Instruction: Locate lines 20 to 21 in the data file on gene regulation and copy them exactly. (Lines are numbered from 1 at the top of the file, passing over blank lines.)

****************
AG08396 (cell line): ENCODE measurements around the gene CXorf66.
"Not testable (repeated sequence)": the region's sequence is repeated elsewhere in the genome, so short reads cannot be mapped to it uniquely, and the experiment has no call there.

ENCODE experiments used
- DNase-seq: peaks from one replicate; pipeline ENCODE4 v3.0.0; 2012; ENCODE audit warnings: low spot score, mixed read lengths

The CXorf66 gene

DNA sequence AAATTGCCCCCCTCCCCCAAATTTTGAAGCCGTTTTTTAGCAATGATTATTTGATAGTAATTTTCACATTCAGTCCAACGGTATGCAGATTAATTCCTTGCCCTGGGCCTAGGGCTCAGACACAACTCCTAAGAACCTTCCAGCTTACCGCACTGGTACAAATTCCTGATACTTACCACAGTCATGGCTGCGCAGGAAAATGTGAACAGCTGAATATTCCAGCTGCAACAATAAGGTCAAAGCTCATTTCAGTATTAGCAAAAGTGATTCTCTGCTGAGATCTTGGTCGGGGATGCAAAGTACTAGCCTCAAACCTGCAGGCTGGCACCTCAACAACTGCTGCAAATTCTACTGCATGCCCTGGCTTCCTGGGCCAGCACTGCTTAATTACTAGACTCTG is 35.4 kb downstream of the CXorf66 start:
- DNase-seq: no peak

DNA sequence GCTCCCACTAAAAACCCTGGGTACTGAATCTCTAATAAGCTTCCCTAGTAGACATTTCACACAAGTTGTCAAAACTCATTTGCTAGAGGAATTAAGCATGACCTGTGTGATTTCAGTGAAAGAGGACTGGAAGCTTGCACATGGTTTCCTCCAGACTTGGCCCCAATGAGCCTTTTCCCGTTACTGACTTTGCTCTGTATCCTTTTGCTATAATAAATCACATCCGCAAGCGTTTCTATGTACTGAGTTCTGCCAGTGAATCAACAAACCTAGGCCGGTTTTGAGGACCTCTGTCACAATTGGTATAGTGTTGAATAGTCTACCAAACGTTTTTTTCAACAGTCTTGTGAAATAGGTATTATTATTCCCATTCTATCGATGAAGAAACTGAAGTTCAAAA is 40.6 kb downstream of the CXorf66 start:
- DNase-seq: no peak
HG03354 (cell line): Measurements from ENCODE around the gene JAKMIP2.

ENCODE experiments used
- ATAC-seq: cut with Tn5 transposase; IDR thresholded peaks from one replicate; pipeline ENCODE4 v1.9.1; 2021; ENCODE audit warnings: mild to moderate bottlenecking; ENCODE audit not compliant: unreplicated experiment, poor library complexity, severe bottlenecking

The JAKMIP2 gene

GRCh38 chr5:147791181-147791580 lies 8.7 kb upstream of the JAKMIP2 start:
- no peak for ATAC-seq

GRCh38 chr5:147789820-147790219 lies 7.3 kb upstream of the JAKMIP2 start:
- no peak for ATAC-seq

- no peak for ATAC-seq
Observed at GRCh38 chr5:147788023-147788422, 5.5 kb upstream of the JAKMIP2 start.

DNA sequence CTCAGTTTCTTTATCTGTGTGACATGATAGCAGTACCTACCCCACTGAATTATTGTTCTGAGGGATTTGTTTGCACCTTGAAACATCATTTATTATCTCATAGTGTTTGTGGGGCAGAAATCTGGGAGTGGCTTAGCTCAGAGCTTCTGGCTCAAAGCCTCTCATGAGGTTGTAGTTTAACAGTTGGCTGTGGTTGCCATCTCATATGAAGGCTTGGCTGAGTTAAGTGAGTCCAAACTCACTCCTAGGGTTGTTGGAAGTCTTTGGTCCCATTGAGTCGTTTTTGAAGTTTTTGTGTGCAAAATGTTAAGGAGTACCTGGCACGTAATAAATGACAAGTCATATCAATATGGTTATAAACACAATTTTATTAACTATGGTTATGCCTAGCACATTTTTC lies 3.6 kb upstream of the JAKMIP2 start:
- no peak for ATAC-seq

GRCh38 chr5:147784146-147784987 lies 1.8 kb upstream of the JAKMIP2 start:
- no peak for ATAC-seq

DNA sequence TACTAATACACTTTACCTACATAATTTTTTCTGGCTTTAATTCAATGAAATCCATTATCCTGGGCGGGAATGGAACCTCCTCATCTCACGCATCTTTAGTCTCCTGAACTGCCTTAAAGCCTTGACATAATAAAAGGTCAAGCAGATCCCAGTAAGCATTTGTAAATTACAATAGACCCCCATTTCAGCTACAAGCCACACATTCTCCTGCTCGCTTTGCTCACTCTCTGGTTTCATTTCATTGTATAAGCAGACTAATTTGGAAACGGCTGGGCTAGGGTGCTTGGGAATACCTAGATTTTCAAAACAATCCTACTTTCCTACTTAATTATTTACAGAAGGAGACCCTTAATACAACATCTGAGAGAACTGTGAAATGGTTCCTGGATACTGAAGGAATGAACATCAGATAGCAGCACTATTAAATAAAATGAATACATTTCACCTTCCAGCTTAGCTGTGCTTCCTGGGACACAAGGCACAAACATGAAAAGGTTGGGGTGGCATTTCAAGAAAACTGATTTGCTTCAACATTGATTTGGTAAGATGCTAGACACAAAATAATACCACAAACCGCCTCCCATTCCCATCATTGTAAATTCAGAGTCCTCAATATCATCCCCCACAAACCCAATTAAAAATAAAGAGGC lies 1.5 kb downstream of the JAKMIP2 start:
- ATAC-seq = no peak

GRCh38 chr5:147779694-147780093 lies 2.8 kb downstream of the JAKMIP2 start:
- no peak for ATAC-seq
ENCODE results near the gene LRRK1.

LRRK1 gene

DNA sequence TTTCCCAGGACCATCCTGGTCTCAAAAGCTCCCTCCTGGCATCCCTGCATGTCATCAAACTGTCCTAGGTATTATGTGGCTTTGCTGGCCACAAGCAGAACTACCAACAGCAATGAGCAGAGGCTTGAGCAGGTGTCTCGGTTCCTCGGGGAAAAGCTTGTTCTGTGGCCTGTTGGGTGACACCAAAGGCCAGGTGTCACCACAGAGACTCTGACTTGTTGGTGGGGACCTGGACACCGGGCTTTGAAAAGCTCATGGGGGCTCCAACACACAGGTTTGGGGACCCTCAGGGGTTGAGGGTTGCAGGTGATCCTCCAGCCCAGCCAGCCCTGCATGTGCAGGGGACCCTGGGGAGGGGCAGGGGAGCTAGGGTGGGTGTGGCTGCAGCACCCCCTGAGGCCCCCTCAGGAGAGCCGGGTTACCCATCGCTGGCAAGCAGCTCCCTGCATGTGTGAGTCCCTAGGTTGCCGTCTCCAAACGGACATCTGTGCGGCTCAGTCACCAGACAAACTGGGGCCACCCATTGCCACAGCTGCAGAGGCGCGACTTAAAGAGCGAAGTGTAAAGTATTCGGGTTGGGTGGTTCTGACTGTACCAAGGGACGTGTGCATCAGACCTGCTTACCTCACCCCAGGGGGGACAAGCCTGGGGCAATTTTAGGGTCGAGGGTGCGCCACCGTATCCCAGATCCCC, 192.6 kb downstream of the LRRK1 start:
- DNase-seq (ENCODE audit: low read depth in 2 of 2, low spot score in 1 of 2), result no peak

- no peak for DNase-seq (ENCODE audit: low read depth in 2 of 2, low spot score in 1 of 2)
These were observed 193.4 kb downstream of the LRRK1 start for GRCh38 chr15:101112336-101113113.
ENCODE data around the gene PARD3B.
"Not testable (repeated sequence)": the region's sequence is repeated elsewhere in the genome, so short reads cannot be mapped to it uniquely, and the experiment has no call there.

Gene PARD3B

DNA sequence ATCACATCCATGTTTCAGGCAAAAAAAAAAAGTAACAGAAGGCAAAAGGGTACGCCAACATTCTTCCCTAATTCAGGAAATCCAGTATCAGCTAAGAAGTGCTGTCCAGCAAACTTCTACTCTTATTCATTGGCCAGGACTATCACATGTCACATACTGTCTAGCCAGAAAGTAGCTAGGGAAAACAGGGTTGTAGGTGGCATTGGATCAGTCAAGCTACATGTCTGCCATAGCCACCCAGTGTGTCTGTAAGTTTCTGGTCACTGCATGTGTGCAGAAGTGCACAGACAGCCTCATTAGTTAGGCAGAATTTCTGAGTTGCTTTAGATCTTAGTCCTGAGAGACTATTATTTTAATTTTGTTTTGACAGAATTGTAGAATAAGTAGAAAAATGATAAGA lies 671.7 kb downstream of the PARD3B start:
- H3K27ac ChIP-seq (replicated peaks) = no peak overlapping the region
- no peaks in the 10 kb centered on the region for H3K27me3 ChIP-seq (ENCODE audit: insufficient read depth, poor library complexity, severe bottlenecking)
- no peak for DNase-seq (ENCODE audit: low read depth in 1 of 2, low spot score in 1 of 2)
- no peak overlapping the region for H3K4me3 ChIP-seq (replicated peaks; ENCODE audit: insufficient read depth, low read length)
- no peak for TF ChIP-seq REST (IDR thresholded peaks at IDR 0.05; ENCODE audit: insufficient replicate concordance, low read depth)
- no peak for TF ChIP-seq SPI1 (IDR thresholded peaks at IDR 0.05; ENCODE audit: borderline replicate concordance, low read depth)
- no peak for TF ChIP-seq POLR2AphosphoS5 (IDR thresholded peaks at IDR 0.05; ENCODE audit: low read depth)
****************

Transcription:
DNA sequence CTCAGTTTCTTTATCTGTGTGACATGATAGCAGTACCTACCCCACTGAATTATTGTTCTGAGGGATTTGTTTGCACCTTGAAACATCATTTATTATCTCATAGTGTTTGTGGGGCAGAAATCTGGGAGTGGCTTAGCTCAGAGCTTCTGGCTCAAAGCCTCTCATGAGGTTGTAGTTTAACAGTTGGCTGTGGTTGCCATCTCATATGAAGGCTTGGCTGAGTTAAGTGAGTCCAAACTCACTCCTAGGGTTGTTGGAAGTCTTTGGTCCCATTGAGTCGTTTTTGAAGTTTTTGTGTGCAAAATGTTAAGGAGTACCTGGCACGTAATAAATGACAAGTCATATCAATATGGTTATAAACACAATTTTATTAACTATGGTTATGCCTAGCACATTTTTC lies 3.6 kb upstream of the JAKMIP2 start:
- no peak for ATAC-seq